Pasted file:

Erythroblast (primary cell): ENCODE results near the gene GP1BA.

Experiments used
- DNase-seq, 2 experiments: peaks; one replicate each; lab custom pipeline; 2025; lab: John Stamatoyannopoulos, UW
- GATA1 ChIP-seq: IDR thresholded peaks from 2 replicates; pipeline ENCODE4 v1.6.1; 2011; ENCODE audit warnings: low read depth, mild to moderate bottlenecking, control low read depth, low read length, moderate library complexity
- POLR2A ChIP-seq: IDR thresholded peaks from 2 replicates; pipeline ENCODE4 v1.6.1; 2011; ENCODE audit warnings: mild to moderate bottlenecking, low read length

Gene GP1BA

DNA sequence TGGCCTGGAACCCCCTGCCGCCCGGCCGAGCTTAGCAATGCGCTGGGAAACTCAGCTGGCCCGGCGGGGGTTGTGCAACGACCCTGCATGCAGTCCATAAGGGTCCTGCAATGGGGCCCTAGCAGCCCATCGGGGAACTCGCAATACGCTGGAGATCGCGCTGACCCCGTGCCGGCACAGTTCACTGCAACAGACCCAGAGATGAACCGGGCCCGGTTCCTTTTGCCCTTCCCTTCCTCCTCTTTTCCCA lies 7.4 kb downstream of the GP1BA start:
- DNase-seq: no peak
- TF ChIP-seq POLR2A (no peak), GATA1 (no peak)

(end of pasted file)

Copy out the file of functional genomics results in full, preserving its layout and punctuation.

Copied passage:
Erythroblast (primary cell): ENCODE results near the gene GP1BA.

Experiments used
- DNase-seq, 2 experiments: peaks; one replicate each; lab custom pipeline; 2025; lab: John Stamatoyannopoulos, UW
- GATA1 ChIP-seq: IDR thresholded peaks from 2 replicates; pipeline ENCODE4 v1.6.1; 2011; ENCODE audit warnings: low read depth, mild to moderate bottlenecking, control low read depth, low read length, moderate library complexity
- POLR2A ChIP-seq: IDR thresholded peaks from 2 replicates; pipeline ENCODE4 v1.6.1; 2011; ENCODE audit warnings: mild to moderate bottlenecking, low read length

Gene GP1BA

DNA sequence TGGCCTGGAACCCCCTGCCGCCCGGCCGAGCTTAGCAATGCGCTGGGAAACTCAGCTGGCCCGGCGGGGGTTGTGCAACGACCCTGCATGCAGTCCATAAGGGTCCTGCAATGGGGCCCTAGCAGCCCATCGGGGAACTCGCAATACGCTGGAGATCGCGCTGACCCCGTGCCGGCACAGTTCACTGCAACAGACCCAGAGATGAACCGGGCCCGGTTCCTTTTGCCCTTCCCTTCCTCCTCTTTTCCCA lies 7.4 kb downstream of the GP1BA start:
- DNase-seq: no peak
- TF ChIP-seq POLR2A (no peak), GATA1 (no peak)